I finished reading Robert Gordon’s The Rise and Fall of American Growth a while ago, but finally found the time to write down an extended review. I’m way behind the curve. Tyler Cowen has an excellent review, and Ryan Decker sort of live-tweeted his way through the book recently.

To begin, a comparison. A few months ago I praised Garrett Jones for the sleek nature of Hive Mind. The Rise and Fall of American Growth is, um .. not sleek. It starts out with a 531-page description of the diffusion of major innovations within the U.S. over the last 140 years, then transitions to a 104-page presentation of Gordon’s thesis about what generated differences in productivity growth in that period, and finishes with a 12-page postscript.

Depending on what you’re after, this is either a bug or a feature. As a statement of Gordon’s thesis regarding productivity growth, it’s a bug. You can read Gordon’s thesis in two (free) working papers (here and here). The 531 pages of anecdotes about technology diffusion are ancillary to making this case.

On the other hand, the 531 pages are a feature if you want to understand just how amazing the transition in living standards has been over the last 140 years. For that purpose, the unending onslaught of facts, stories, and comparisons is necessary to make the case. Gordon takes the reader through the transition from the disconnected, unhealthy, underfed, dark lifestyle facing workers in 1880 to a world of lights, abundant food, communication, travel, and health. And that’s just by 1940. The core networks of modern life - electricity, sewers, roads, broadcasting - were in place by the end of the Great Depression. Despite these massive changes in welfare, what Gordon documents is that measured productivity growth up through the 1930’s was actually quite low. Growth in GDP per capita systematically understates growth in welfare; this is not something that has arisen recently.

In the 1950’s, and spilling into the 60’s and early 1970’s, productivity growth jumped appreciably. For Gordon, this is partly a feature of those core networks being extended out into the whole country. Diffusion, more than innovation, is what fundamentally explains the spike in measured productivity growth in the immediate post-war period. Since the 1970’s, productivity growth has retreated back to pre-WWII levels.

One thing I don’t understand about the book is the insistence that the welfare gains of growth after the mid-century are necessarily smaller. Maybe they are, maybe they aren’t. Fundamentally it is a book about economic growth, not welfare growth. Yet all I kept hearing in my head while reading the second half of the 531-page narrative was “you darn kids and your Facebook”. This may just be a problem of tone, but it also pushes Gordon close to a real problem. He veers close to using the assumption that the welfare gains of current innovation are small to conclude that the rate of economic growth in the future must be small as well. That does not follow. It is quite possible that productivity growth could spike to 3.5% per year again in the 2020’s, and yet the welfare gains of this could be trivial.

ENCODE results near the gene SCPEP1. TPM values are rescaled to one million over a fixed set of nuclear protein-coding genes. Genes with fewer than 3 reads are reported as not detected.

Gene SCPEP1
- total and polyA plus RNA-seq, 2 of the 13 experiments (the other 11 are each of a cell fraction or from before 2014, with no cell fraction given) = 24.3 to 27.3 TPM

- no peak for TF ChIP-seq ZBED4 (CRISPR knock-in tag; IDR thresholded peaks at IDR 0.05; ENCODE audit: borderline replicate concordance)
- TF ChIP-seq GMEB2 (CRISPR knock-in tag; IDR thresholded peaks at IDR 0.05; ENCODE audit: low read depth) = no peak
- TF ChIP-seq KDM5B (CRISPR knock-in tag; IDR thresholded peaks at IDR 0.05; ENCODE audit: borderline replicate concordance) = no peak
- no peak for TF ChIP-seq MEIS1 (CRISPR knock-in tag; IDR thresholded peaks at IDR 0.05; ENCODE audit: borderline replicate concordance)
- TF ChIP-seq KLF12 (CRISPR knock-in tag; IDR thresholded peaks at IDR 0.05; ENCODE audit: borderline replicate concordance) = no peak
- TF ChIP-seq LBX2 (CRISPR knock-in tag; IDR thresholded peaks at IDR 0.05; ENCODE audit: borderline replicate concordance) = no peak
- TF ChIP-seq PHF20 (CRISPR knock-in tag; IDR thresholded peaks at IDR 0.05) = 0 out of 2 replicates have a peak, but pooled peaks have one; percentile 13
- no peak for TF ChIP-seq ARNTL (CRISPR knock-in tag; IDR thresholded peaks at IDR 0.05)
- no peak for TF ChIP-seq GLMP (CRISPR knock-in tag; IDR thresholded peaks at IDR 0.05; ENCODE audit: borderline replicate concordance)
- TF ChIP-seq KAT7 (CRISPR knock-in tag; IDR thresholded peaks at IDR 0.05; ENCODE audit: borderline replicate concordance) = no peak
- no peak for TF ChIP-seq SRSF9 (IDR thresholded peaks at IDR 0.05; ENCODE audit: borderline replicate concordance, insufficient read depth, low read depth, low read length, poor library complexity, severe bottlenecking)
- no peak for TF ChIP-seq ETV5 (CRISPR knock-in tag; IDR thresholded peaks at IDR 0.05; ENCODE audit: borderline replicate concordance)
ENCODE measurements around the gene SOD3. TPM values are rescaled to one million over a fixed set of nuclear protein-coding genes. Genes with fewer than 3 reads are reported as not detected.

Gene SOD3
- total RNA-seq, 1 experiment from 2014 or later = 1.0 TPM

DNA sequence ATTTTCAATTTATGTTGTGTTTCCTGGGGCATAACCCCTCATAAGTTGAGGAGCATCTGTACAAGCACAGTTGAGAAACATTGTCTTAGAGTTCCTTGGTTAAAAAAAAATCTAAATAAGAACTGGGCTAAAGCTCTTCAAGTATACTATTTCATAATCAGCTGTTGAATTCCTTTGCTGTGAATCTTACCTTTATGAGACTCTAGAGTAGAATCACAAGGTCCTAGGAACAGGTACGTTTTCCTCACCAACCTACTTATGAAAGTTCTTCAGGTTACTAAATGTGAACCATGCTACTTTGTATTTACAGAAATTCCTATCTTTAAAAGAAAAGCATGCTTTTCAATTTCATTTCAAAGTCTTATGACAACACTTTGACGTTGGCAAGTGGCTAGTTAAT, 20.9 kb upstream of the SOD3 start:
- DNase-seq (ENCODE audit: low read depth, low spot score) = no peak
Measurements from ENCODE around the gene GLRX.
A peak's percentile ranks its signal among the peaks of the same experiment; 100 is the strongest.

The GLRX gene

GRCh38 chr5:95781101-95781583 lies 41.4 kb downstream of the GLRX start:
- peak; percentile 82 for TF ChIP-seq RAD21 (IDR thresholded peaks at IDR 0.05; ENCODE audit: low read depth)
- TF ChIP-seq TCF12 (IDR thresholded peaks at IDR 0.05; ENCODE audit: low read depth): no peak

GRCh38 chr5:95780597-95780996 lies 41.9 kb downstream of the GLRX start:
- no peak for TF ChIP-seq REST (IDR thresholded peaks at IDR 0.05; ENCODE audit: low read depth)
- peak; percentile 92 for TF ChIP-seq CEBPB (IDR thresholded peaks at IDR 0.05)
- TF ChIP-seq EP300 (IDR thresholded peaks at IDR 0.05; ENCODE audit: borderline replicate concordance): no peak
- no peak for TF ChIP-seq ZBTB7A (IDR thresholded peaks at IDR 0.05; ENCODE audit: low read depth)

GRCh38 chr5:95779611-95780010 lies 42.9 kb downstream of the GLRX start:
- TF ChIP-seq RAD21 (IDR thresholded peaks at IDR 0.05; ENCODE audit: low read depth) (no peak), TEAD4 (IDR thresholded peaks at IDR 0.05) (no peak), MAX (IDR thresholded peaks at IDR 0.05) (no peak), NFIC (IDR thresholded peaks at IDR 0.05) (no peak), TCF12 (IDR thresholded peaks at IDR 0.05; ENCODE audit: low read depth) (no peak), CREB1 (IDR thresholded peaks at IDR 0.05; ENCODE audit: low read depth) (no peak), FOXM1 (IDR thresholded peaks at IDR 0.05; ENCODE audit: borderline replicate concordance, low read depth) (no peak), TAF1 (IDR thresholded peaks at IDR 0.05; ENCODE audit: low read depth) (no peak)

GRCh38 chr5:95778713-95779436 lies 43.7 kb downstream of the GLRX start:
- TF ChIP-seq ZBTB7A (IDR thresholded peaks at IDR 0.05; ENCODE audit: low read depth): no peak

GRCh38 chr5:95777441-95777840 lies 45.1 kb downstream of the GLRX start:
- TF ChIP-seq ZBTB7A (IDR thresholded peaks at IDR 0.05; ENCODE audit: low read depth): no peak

But will growth spike to 3.5% again? Gordon says no. For him, the innovations in the early 20th century were unique. In networking everyone together, they had a one-time boost to productivity that the computing/internet revolution of the last twenty years cannot match, and more importantly will not match. The productivity growth facts are what they are, productivity has grown much slower 1995-2015 than 1950-1970. But that doesn’t mean productivity growth will stay low. We just don’t know. Tyler Cowen’s review does a great job of laying out the fundamental problem; future technology is unforecastable. And while Gordon makes a passing effort at claiming it is, his anecdotal example of a Ladies Home Journal from 1900 predicting air conditioning does not constitute evidence. We just don’t know what new innovations will bring, or what effect they will have on economic growth.

Meanwhile, there is a very powerful idea running along underneath Gordon’s book, and I don’t know that he draws enough attention to it. Gordon’s narrative shares a feature of Piketty’s Capital; it questions aspects of the Kaldor Facts that have formed the basis for most work on economic growth. Those facts were based on observations made in the 1950’s-70’s. Piketty showed that the idea of a constant labor share is not a universal feature of growth, but an anomaly of immediate post-war period. Gordon shows that rapid, sustained productivity growth was also an anomaly of the immediate post-war period (see his Figure 16-5). Together, these two authors tell us that the stylized facts that generations of growth models have tried to match are probably wrong. So whatever the other merits of Gordon’s book, it is valuable for making this point vividly.

We’ve built generations of growth models on the idea that they have to deliver “balanced growth paths” because those match up to the Kaldor Facts. But if those facts do not hold, then this opens up a much wider set of possible growth models. Growth could run out of steam, growth could accelerate, growth could follow a random walk, etc. etc.. In that sense, Gordon’s book is worth reading, in that it forces you to reconsider - or at least defend - the assumptions underlying our explanations for economic growth. You could probably have gotten there in under 647 pages, but nevertheless it is a good point.